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Edward McCartan

Edward McCartan Bronze Sculptures & Bronze Figures

Edward Francis McCartan (1879-1947) was an American sculptor, best known for his decorative bronzes done in an elegant style popular in the 1920s. 

He earned fame for his sculptures made after the archetype of ancient Greek sculptures. His style as well as his work was influenced by the French artist Jean-Antoine Houdon. 

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Edward Francis McCartan (1879-1947

Edward Francis McCartan was an American sculptor, best known for his decorative bronzes done in an elegant style popular in the 1920s. 

He earned fame for his sculptures made after the archetype of ancient Greek sculptures. His style as well as his work was influenced by the French artist Jean-Antoine Houdon. 

McCartan was born on August 16, 1879 in Albany. He studied at the Pratt Institute, with Herbert Adams. He also studied at the Art Students League of New York with George Grey Barnard and Hermon Atkins MacNeil, and then in Paris for three years under Jean Antoine Injalbert before his return to the United States in 1910. 

Edward Francis McCartan (1879-1947)

was an American sculptor, best known for his decorative bronzes done in an elegant style popular in the 1920s. 

He earned fame for his sculptures made after the archetype of ancient Greek sculptures. His style as well as his work was influenced by the French artist Jean-Antoine Houdon. 

McCartan was born on August 16, 1879 in Albany. He studied at the Pratt Institute, with Herbert Adams. He also studied at the Art Students League of New York with George Grey Barnard and Hermon Atkins MacNeil, and then in Paris for three years under Jean Antoine Injalbert before his return to the United States in 1910. 

The life of Edward Francis McCartan

After he did win the "Helen Foster Barnett Prize" in 1912, he made more garden figures and even earned more awards for his sculptures. 

In 1914 he became the director of the department of sculpting at the Beaux-Arts Institute of Design in New York City and started to teach students. He rented a studio by the contemporary artist and his friend Malvina Hoffman and lived and worked there for the next ten years. 1915 he presented his Girl drinking from a Shell at Albright Art Gallery and made the figure "Nymph and Satyr" in 1916.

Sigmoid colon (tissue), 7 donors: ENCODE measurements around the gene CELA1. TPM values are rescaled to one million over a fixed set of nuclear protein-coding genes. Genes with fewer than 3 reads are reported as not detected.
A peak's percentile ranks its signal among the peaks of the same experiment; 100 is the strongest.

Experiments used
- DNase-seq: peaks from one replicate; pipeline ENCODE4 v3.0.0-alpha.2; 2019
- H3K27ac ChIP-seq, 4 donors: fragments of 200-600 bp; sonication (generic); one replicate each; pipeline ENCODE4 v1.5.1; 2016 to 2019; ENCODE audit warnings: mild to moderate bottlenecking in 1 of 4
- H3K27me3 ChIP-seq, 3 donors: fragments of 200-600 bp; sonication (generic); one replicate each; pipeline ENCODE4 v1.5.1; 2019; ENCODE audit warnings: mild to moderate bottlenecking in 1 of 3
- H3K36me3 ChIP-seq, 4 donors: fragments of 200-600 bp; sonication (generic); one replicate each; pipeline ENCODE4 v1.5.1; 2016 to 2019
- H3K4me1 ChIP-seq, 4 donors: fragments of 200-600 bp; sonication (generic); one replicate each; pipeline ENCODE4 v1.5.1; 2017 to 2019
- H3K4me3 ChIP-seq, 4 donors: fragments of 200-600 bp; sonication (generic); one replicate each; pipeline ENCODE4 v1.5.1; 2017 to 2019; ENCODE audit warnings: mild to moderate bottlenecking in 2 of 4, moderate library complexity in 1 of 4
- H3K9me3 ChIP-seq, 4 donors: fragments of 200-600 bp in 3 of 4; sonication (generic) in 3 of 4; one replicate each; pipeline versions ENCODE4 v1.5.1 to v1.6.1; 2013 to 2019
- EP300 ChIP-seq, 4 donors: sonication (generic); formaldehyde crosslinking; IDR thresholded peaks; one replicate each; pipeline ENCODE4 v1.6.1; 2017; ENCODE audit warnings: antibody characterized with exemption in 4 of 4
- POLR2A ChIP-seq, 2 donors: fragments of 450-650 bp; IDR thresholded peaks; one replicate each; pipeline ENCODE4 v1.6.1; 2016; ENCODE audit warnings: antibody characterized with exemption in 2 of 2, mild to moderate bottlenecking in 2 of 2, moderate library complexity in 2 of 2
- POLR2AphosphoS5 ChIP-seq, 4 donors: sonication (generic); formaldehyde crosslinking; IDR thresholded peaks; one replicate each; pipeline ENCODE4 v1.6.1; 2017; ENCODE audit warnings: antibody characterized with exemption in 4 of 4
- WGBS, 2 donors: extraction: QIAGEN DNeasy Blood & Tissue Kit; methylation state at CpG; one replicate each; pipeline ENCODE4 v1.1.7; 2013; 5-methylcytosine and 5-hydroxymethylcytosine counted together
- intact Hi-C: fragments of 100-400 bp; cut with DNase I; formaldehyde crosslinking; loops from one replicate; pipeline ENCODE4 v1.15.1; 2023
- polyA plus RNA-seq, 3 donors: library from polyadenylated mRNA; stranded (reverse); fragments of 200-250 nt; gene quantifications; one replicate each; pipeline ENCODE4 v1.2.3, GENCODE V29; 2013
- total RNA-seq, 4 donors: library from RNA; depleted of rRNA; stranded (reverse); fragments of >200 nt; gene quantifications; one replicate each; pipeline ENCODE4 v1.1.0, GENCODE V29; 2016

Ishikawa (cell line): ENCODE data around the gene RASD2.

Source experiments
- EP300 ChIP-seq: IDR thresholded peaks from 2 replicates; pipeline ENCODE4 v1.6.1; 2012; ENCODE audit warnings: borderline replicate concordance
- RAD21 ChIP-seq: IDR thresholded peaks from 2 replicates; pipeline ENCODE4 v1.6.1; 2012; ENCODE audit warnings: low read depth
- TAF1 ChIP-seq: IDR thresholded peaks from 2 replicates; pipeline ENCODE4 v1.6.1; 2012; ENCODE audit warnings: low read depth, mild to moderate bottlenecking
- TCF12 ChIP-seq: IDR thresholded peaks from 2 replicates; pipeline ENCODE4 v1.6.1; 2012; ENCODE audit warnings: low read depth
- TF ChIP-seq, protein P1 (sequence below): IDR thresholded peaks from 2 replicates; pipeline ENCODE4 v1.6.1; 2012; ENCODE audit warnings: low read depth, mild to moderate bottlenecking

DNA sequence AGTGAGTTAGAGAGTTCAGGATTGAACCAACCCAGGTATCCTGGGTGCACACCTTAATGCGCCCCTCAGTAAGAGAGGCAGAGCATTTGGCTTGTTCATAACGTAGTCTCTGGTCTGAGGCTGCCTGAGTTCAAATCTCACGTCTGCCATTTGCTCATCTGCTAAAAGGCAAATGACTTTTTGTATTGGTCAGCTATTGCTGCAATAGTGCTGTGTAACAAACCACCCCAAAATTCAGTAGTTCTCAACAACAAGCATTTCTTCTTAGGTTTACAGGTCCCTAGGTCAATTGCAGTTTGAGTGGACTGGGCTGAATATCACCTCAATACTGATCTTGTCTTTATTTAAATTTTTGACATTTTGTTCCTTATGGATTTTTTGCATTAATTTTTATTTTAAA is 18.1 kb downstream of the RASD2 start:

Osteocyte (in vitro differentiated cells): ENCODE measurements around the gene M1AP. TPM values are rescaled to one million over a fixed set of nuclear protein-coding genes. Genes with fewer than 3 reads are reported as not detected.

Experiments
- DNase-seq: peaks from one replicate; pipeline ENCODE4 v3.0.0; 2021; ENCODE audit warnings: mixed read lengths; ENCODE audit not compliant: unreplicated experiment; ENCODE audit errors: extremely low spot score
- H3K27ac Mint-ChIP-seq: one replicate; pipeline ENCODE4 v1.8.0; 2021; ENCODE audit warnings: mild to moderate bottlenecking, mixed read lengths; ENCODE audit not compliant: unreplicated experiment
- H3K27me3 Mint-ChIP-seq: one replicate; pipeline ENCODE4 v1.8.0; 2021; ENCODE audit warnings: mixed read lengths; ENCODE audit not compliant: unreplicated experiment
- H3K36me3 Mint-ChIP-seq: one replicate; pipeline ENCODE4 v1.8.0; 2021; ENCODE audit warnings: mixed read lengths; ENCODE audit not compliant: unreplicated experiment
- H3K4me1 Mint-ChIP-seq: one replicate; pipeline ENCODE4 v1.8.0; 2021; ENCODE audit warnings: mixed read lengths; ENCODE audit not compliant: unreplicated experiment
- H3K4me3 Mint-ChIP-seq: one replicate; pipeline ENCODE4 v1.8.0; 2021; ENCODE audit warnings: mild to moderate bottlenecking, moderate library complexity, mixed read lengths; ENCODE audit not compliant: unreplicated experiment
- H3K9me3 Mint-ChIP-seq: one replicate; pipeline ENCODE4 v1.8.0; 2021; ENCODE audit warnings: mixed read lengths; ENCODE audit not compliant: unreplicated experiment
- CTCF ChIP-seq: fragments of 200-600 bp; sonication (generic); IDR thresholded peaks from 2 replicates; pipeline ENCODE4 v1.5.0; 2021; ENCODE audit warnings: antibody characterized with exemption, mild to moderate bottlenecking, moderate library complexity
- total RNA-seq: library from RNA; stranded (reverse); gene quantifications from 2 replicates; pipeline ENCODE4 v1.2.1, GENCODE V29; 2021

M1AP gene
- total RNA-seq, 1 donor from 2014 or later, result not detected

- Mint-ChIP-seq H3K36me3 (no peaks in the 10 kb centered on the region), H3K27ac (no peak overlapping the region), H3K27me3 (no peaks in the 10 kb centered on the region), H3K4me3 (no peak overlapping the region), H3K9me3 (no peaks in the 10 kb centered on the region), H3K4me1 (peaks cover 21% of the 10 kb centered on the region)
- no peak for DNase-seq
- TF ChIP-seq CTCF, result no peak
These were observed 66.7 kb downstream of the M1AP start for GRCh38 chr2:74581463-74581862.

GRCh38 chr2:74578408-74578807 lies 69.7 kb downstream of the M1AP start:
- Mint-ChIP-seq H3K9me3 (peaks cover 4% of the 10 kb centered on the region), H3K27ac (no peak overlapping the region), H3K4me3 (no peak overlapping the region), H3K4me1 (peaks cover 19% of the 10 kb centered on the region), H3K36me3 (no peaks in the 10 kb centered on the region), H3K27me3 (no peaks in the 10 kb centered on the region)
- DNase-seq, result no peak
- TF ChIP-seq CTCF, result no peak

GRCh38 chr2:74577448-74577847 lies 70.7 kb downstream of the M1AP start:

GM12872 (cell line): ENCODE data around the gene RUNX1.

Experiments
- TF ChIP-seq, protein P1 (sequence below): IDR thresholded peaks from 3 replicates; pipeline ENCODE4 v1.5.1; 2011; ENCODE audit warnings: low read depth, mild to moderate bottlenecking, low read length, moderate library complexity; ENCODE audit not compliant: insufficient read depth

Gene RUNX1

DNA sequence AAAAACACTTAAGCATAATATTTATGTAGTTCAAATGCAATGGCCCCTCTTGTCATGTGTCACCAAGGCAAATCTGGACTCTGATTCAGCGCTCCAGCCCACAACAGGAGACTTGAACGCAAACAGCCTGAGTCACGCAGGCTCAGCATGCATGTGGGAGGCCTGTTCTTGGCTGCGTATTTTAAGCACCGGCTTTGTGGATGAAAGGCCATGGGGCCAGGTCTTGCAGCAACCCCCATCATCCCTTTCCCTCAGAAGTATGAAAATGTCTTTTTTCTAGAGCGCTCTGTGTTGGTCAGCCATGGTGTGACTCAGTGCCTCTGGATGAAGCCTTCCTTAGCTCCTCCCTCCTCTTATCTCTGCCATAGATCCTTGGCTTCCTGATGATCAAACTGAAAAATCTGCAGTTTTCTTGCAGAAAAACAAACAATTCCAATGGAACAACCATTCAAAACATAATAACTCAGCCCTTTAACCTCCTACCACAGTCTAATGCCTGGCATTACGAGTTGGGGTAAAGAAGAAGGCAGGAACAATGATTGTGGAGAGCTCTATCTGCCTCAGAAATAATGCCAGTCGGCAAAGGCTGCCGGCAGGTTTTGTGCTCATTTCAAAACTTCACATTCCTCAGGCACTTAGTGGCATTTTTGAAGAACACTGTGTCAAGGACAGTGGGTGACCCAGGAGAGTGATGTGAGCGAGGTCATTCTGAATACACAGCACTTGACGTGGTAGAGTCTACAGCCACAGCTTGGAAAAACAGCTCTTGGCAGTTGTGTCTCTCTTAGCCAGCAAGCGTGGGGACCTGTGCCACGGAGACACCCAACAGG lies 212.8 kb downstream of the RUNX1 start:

Influences on his works

Nymph and Satyr is his most famous statue of this period. In 1920 he returned to America. He worked on his return from Karl Bitter, where he created the Pan which was exhibited at the National Academy of Design and at the Panama-Pacific International Exposition in San Francisco. 

A smaller version of his Diana he created in 1923 got bought by the Metropolitan Museum of Art. Making this little figure finally pushed his career forwards and the artist opened up his first own studio in 1924 and became a fully member of the Academy of Design in 1925. 

Posthumously honored by the National Sculpture Society, his public monuments were few - but the Eugene Field Memorial (Winken, Blinken, and Nod) can still be found in the Lincoln Park Zoo, Chicago. 

Other work can be found at Brookgreen Gardens in South Carolina.[2] New Jersey Bell Headquarters Building, a national historic site in Newark, New Jersey includes pilasters by the artist. He worked on a pediment for the Department of Labor Building, in 1934 to 1935. McCartan died on September 20, 1947 at the age of 68 years in the United States. Some of his sculptures can be seen at Brookgreen Garden South Carolina today.